All of the above is true. Where did you get the idea anyone was suggesting removing citizenship? Nobody has said that or implied it.

Quote:
Originally Posted by docwatson View Post

Any citizen has the right to enter and reside in Canada, under the Charter, so there would be no need for them to become a permanent resident.
That is true but if they are a citizen by birth and want Canadian citizenship rights and benefits they are required to live and work in Canada and have a permanent home residence address in Canada.

I think you are confusing permanent residency of a citizen with the PR status of a PR immigrant to Canada who was born in another country and has not become a citizen of Canada after moving to Canada.

If a Canadian citizen by birth has lived all their life since infancy in another country and is still living in another country they are a Canadian citizen by birth with a birth certificate to show for it. They may apply for a passport and visit and come and go as they please as a visitor once they reach adulthood but without any of the rights and benefits of citizenship. All they have is a birth certificate / passport that entitles them to enter the country. They may apply for a social insurance number too.

If that person wants all the legal rights and protections, the right to vote, the social and health benefits, the financial benefits and pensions that come with citizenship they are required to relocate permanently to Canada and must take up residency in Canada. Living and working in Canada. Paying taxes in Canada. They must establish permanent roots and responsibilities in Canada as a citizen of and in Canada.

They don't get any rights and benefits without earning them.

.

Last edited by Zoisite; 01-24-2017 at 12:24 AM..
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Old 01-24-2017, 11:25 PM
 
625 posts, read 1,194,225 times
Reputation: 569
Quote:
Originally Posted by Zoisite View Post
All of the above is true. Where did you get the idea anyone was suggesting removing citizenship? Nobody has said that or implied it.

That is true but if they are a citizen by birth and want Canadian citizenship rights and benefits they are required to live and work in Canada and have a permanent home residence address in Canada.

I think you are confusing permanent residency of a citizen with the PR status of a PR immigrant to Canada who was born in another country and has not become a citizen of Canada after moving to Canada.

If a Canadian citizen by birth has lived all their life since infancy in another country and is still living in another country they are a Canadian citizen by birth with a birth certificate to show for it. They may apply for a passport and visit and come and go as they please as a visitor once they reach adulthood but without any of the rights and benefits of citizenship. All they have is a birth certificate / passport that entitles them to enter the country. They may apply for a social insurance number too.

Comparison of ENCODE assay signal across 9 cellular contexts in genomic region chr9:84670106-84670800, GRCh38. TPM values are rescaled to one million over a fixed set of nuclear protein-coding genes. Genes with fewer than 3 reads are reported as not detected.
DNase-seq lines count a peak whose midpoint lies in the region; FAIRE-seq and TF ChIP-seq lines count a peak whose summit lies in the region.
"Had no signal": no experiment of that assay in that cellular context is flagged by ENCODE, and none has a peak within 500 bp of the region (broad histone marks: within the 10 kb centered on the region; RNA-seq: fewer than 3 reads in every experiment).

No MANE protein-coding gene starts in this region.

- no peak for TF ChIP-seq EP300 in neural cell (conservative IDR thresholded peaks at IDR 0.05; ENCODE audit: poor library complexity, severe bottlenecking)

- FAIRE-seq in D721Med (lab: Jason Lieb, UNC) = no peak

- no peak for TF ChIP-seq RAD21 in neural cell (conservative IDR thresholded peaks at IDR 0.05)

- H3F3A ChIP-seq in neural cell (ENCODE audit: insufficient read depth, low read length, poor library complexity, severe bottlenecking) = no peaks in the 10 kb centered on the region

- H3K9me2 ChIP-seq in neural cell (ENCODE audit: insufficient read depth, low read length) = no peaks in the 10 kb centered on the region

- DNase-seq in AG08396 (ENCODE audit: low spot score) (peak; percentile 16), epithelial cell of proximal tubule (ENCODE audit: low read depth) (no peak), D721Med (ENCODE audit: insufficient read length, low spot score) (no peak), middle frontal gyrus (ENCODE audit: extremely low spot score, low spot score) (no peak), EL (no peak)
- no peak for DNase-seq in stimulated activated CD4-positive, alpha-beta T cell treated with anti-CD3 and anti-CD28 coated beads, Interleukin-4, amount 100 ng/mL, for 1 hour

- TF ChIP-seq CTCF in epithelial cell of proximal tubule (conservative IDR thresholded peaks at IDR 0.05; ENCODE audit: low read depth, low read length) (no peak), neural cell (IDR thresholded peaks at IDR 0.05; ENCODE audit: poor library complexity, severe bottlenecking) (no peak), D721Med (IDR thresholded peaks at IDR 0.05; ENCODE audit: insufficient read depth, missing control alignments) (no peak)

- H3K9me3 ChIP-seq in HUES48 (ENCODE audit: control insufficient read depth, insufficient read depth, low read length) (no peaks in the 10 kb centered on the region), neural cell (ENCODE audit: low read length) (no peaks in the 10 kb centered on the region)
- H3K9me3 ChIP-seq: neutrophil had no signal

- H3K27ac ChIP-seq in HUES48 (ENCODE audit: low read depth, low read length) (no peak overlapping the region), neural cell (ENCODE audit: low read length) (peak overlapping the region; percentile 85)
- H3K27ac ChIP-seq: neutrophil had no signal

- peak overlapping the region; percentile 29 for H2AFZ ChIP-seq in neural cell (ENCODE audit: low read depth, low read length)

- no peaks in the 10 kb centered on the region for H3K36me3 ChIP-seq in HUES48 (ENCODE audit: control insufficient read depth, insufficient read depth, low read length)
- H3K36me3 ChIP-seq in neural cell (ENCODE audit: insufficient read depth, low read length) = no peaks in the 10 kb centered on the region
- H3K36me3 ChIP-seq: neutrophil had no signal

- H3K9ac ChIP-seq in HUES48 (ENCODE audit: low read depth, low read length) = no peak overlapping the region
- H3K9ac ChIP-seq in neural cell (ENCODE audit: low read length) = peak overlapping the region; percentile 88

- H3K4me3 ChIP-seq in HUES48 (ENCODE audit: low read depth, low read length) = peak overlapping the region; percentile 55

If that person wants all the legal rights and protections, the right to vote, the social and health benefits, the financial benefits and pensions that come with citizenship they are required to relocate permanently to Canada and must take up residency in Canada. Living and working in Canada. Paying taxes in Canada. They must establish permanent roots and responsibilities in Canada as a citizen of and in Canada.

They don't get any rights and benefits without earning them.

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I see what you are saying but do think you are confounding rights of citizenship versus rights that accrue to people in Canada by other criteria - legal residency, longetivity, etc. A citizen is still a citizen. The social benefits you refer to have certain requirements to qualify. For example, health care benefits require residency in a province, often for at least three months (as of course we know). This is not a benefit of citizenship, as it is available to permanent residents, temporary foreign workers, TN visa holders, students, etc. residing here. Old Age Security is available to those who have lived a certain number of years in Canada - whether as permanent residents or citizens. CPP is a defined contribution pension so it would be determined by what one paid. But a citizen is entitled to the same rights and privileges regardless of tenure in Canada. When they come into Canada, they are not visitors, and are not exercising a right to visit, but are deemed "returning Canadians."

It is similar to the U.S. - one qualifies for Medicare and Social Security by accruing points for years worked (40 points/10 years for full benefits).

The rights of citizenship, on the other hand, I would see as the right to enter in and live in Canada, work here, vote according to the rules of residency, etc.

We currently limit or don't offer absentee voting so that is one where you would have to live here to exercise, I would agree. I think this makes sense if one had not lived here in a long time. (Witness Brits who've been in Victoria for 40 years, proudly voting for Brexit!) Interestingly, prior to the Charter, voting was not a right of citizenship but, in the British tradition, it was parliament who decided who could vote (!)

Then there are agreements with other countries - for example, one can combine years worked in Canada and the U.S. to qualify for U.S. social security or Canadian benefits.